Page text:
Changes & Developments: UK Employment Law 2012

By Ilana Swimer

Posted: 5th November 2012 09:02

Employment law is constantly evolving.  As an employer you need to ensure that you are up to speed with developments and the consequences for your business.  Ilana Swimer, employment solicitor at Halebury, discusses key employment law developments from 2012, what’s in the pipeline for 2013 and the commercial impact of these changes.
 
Key Legislative Changes From 2012
 
1. Unfair dismissal:  employees employed on or after 6 April 2012, now require two years of continuous service before being eligible to issue an unfair dismissal claimEmployers have more time to consider whether an employee is meeting the expectations of the company and to deal with issues that arise.
Some employees may try to circumvent this change, bringing claims where no qualifying period of service is required, so it is essential that employers still follow the correct procedures when dismissing.
 
2. Pensions:  Auto Enrolment
From 1 October 2012, large employers in Great Britain (120,000 plus employees in their PAYE system) are obliged to enrol eligible employees into a workplace pension scheme and make minimum employer contributions.  This obligation on all employers will be phased in over the next five years, the timing depending on the employer’s size.
 
Ten Employment Law Cases From 2012
 
1. Accruing paid holiday during sickness absence
Employees who do not have the opportunity to take their annual holiday entitlement because they are on long-term sick leave are entitled to carry their unused holiday forward into the following holiday year and receive payment in lieu of untaken holiday when their employment terminates.  (NHS Leeds v Larner)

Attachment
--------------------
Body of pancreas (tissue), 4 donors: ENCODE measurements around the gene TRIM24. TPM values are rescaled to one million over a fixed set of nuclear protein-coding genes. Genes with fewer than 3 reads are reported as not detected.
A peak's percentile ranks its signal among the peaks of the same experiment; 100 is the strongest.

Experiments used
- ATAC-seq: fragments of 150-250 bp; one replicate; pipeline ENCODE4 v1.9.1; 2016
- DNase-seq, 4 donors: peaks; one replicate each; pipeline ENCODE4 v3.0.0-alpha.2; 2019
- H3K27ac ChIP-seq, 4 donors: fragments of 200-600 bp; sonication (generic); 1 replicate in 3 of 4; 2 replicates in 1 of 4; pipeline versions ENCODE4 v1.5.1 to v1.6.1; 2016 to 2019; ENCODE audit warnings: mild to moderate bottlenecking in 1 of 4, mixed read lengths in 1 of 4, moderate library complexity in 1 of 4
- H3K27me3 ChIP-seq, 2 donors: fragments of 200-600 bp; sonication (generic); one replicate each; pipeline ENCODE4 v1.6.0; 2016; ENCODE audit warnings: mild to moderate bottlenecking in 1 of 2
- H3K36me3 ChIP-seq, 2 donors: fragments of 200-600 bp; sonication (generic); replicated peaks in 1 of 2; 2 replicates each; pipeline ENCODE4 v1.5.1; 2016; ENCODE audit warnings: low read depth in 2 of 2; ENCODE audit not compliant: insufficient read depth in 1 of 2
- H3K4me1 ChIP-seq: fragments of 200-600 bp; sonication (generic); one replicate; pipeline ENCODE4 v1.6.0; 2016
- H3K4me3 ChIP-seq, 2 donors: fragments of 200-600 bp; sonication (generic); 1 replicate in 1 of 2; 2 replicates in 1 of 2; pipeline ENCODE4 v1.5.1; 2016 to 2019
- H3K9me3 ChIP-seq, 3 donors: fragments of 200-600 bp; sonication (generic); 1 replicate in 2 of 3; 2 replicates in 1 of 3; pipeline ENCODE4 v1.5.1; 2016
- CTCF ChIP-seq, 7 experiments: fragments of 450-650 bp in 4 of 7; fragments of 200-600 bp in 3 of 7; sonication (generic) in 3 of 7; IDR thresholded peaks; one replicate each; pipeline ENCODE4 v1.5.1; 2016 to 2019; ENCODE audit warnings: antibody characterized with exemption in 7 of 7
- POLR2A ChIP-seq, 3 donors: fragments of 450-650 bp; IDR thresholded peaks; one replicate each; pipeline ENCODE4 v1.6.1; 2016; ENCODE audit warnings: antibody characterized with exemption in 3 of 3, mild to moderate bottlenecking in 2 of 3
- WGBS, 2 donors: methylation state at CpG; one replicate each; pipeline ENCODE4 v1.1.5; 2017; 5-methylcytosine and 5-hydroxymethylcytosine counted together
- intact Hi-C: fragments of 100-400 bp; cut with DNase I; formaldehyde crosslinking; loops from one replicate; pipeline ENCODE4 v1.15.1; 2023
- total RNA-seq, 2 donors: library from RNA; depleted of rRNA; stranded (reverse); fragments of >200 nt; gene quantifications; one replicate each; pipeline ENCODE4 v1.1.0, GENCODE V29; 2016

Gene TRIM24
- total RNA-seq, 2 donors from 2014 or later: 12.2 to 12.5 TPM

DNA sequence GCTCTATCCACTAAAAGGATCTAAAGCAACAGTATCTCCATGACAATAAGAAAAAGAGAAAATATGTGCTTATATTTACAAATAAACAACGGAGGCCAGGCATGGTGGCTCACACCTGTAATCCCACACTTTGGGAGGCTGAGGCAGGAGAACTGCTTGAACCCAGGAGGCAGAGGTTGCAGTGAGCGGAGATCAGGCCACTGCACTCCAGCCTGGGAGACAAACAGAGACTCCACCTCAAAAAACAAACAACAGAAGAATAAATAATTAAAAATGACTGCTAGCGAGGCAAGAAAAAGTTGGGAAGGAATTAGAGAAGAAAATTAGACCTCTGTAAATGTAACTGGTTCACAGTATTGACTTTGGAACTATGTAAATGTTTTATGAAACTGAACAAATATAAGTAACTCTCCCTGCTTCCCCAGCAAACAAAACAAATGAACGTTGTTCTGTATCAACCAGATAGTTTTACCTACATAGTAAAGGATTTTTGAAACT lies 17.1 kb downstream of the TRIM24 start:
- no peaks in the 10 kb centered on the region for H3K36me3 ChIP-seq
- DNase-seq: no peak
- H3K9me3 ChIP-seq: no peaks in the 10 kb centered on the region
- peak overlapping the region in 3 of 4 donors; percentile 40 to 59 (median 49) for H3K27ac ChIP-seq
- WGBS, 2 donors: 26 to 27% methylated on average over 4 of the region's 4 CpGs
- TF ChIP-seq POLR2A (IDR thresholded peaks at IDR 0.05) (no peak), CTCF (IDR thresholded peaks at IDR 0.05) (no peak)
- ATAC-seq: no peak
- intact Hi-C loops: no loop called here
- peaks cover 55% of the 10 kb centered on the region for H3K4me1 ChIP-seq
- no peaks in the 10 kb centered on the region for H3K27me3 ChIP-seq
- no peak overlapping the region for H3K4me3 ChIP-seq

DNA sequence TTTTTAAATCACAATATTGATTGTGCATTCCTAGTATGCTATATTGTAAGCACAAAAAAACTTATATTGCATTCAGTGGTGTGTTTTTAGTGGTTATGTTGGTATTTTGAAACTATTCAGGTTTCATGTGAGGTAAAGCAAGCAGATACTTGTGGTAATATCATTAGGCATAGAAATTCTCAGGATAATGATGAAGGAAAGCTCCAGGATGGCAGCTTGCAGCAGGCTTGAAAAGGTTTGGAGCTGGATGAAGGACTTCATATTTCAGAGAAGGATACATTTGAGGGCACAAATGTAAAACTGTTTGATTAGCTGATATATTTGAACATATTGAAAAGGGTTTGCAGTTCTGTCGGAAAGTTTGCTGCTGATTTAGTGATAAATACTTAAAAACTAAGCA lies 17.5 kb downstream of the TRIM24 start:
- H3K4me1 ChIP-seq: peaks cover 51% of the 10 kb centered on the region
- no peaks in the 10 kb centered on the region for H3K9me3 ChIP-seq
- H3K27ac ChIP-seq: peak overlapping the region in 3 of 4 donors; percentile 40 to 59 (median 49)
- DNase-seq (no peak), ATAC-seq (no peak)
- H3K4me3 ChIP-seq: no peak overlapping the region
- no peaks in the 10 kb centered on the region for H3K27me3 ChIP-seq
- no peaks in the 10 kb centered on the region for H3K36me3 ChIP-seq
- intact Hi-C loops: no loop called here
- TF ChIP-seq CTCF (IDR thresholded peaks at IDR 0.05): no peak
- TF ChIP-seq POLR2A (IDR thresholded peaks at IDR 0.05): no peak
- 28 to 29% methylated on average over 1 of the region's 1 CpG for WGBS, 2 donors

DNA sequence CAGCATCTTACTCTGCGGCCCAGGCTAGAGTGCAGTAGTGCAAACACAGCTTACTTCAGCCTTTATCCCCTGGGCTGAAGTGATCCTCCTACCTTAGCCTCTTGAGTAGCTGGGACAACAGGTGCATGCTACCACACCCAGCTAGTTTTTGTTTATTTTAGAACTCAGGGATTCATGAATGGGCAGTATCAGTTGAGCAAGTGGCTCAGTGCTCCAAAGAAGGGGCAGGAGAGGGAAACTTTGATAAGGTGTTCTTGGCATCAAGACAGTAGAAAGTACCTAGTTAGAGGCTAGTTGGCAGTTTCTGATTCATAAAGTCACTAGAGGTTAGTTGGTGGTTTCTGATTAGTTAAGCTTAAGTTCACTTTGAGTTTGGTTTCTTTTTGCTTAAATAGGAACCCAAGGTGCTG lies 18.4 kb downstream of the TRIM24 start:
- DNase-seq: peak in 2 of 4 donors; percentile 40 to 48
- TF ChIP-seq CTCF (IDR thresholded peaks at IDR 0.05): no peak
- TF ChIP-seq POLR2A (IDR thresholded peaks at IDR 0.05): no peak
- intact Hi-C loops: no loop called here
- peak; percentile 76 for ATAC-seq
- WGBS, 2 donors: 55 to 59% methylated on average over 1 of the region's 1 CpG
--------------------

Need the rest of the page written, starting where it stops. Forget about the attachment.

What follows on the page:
There are practical steps that an employer can take to manage the impact of this decision, including ensuring that employment contracts and staff handbooks are as robust as possible to limit potentially large claims by sick employees for accrued but untaken holiday.
 
2. Post Termination Restrictions and Promotions
Employers who have recently promoted an employee (or are about to do so) should review any restrictive covenants contained in their contract of employment if they want them to be enforceable.  Employers should consider whether the restrictions are reasonable and expressly restate and amend them as necessary to ensure they are appropriate for the employee’s new role.  It is not enough simply to state that an employee’s terms remain unchanged.  (Patsystems Holdings Ltd v Neilly)  
 
3. Age discrimination and compulsory retirement age
The default retirement age of 65 has been abolished.  Some employers are seeking to retain a compulsory retirement age, although to do so, the aim must be in the public interest, consistent with social policy aims of the State, appropriate and reasonably necessary.  This is a tall order.  (Seldon v Clarkson Wright)
 
4. Remunerationduring a phased return for disabled employees
Disabled employees only need to be paid for the hours that they work during a phased return provided that other part-timers are treated in the same way.  There is no need to continue to pay the employee as though they are working full-time.  (Newcastle upon Tyne Hospitals NHS Foundation Trust v Bagley)
 
5. TUPE – where a service provision change does not apply
Employees in strategic roles may not transfer under TUPE, as they may not be assigned to the service transferring.  (Edinburgh Home-Link Partnership v The City of Edinburgh Council)
Also, TUPE may not apply where there has been a change in identity of the client and the service provider, for example, where a commercial property is sold. (Taurus Group Ltd v Crofts)
 
6. Harmonising terms and conditions of employment following a TUPE transfer